That being said, any team being intelligently constructed would take the quirks (and the fact that all ball fields are different is one of the charming aspects of the game) of their home park into account when assembling their personnel. The Twins have done a pretty good job at that over the years. Whether they can translate this success to the new, more “normal” stadium, we will find out next season, but my guess is they will adjust quickly. Do not underestimate the Twins – a very smart organization. Just as a couple of more ballpark examples, when the Red Sox are good, as they have been for many recent years, they seem to do really well at home, and the hated Yankees are doing well in their new home.

As for the Tigers, to my mind the big problem after the opening of Comerica was that the team bore no relationship to their home field – lots of low average, slow footed power hitters and crappy pitchers, playing in a park that worked better with speed, defense and good pitching (remember those original dimensions?). It was a prescription for disaster, and was. With the end of the Radar Smith era, management has gradually corrected that, although one could argue that they may do better with a little more of the Twins-like “pirhana” offense and perhaps overdid the defense emphasis, which caused them to be not very competetive as a visitor.

It’s tough striking a balance, but considering they outperformed their pathagorean projection (81-82), based mostly on the home field advantage, I think that if MI and DD keep their eyes on the ball, there is hope for improvement.

Tom in Minneapolis October 11, 2009 at 10:33 pm

An intelligent response, and I expected no less.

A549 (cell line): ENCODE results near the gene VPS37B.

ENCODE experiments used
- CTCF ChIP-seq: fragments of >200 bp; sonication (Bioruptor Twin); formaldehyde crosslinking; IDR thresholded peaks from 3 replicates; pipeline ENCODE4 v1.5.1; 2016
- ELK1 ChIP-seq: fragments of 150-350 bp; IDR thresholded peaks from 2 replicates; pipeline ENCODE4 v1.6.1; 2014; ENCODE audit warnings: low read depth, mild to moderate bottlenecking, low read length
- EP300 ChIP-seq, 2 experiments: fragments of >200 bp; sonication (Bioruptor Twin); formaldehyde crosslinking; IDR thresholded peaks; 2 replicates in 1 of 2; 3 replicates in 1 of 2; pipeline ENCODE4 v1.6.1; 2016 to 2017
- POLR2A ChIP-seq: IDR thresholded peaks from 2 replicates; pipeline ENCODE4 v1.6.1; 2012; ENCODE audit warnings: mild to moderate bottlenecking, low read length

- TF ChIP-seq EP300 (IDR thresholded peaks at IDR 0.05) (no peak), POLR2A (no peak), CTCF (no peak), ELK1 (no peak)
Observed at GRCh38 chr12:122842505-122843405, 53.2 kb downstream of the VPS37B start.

Chris October 11, 2009 at 11:47 pm

Twins are losing the biggest home field advantage by leaving that dome. No way they win the division if they were in Target field, with all else being equal. Just remember the game a couple of weeks ago where Don Kelly loses a pop fly in the teflon roof. Or look at game 163 where Inge gets hit by a pitch with bases loaded but the noise reflecting off that roof prevents the ump from hearing the contact and no HBP is called.

If a stadium could be awarded an MVP, a strong case could be made for the Metrodome.

jcm October 11, 2009 at 10:21 pm

Quality starts wasted for lack of run support
AWFUL base running
Roller coaster blowing one game and awful in no save situation
Bad positioning by the outfielders
A bad ump call
Twinkies swept

jaws79 October 11, 2009 at 10:42 pm

Mauer couldn’t get the Yankees signs—Karma! Only problem, I don’t like the Yankees either!!!! Hope another team takes the series! Next year!!!!!

-+

Chris October 11, 2009 at 11:51 pm

Seeing them sweep the Twins made me their biggest temporary fan… But now I’m ready to resume my hate-affair with the Evil Empire.

Bill October 12, 2009 at 7:50 am

Well, the Red Sox got swept. They have wanted Cabrera before. Is now a time to look into a mega-deal?

Coach Jim October 12, 2009 at 8:54 am

No, you don’t move Cabrera. The key to sustained success is moving out old players in favor of young players. Dealing your best hitter BEFORE he hits his prime seems not to make sense.

Now is the time to trade maybe Thames or Guillen for someone like Julio Borbon from Texas.